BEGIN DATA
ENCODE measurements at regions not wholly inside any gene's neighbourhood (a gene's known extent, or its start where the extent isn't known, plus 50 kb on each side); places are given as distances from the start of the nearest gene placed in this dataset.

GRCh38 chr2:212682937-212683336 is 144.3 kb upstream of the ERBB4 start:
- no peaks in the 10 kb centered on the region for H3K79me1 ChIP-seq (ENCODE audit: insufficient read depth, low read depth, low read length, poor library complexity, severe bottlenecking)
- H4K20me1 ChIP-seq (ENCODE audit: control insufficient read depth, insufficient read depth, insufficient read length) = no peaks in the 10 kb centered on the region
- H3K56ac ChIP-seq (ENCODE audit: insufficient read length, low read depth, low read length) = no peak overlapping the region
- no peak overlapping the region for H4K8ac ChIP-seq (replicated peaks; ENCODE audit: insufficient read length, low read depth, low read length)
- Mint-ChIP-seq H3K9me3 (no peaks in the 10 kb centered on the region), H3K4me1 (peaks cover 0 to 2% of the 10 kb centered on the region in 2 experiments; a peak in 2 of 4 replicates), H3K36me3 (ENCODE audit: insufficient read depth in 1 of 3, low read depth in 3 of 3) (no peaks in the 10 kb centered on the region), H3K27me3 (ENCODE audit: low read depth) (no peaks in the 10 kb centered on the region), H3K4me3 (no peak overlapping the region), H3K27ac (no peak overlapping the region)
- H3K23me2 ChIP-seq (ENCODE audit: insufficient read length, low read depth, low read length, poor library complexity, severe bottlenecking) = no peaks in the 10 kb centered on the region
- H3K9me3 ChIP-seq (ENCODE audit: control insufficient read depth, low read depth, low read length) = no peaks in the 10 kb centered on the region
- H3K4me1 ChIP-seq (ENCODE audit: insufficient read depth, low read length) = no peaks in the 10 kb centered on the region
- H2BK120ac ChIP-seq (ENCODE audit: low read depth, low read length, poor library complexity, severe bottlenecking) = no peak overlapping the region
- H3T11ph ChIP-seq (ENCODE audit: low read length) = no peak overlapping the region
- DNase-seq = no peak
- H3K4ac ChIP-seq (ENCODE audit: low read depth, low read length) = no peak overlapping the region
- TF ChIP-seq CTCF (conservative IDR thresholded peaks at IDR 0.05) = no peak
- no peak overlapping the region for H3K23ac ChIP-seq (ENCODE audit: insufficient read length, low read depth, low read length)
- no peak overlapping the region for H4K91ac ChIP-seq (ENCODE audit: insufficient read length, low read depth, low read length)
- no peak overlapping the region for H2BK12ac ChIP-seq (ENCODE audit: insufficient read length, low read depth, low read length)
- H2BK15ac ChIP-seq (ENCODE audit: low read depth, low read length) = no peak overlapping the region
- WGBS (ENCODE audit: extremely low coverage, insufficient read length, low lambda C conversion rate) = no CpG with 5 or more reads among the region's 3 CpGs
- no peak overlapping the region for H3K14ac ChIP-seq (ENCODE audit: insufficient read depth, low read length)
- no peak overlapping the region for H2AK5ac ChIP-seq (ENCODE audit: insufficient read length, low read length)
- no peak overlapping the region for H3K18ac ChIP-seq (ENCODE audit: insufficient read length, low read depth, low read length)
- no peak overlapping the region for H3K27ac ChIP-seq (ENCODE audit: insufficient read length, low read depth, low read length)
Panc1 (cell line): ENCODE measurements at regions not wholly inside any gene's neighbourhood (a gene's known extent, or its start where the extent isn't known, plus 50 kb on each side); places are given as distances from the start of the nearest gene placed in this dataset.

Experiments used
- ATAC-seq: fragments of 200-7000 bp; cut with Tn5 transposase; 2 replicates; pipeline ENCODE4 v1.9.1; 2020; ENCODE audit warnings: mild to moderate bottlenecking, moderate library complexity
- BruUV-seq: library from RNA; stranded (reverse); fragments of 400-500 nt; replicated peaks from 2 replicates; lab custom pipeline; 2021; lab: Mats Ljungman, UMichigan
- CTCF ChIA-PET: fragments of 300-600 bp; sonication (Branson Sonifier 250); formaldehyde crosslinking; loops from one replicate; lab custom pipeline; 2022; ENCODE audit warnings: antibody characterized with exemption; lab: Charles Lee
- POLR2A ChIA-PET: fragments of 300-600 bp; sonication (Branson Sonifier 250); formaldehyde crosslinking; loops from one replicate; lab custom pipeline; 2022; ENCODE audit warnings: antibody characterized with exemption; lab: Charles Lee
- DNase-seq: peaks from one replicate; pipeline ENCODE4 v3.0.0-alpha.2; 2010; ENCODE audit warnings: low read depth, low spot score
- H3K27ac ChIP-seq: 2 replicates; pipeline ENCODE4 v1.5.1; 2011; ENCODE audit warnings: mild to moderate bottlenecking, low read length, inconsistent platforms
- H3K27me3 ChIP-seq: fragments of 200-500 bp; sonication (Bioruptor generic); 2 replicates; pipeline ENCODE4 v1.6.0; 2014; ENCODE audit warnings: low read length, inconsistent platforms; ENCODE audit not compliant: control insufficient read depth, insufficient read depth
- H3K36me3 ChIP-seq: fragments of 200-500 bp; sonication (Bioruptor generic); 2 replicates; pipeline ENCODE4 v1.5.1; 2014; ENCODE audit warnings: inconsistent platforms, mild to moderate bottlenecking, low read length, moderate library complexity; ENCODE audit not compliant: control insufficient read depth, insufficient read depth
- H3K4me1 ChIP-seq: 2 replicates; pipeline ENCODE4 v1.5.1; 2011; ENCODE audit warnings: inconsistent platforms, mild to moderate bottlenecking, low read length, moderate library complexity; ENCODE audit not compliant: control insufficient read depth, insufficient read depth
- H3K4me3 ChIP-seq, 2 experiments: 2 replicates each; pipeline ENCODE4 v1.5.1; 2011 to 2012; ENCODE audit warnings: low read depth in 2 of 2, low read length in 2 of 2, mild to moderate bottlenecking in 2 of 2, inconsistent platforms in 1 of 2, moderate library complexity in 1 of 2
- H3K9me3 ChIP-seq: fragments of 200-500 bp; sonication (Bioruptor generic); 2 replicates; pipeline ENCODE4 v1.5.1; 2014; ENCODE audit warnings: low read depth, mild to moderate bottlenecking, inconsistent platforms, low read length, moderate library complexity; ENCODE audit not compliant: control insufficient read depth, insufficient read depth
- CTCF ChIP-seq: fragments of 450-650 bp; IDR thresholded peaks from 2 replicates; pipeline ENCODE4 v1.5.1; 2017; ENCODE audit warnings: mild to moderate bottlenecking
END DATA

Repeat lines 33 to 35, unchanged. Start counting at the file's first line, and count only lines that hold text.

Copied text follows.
- H3K27me3 ChIP-seq: fragments of 200-500 bp; sonication (Bioruptor generic); 2 replicates; pipeline ENCODE4 v1.6.0; 2014; ENCODE audit warnings: low read length, inconsistent platforms; ENCODE audit not compliant: control insufficient read depth, insufficient read depth
- H3K36me3 ChIP-seq: fragments of 200-500 bp; sonication (Bioruptor generic); 2 replicates; pipeline ENCODE4 v1.5.1; 2014; ENCODE audit warnings: inconsistent platforms, mild to moderate bottlenecking, low read length, moderate library complexity; ENCODE audit not compliant: control insufficient read depth, insufficient read depth
- H3K4me1 ChIP-seq: 2 replicates; pipeline ENCODE4 v1.5.1; 2011; ENCODE audit warnings: inconsistent platforms, mild to moderate bottlenecking, low read length, moderate library complexity; ENCODE audit not compliant: control insufficient read depth, insufficient read depth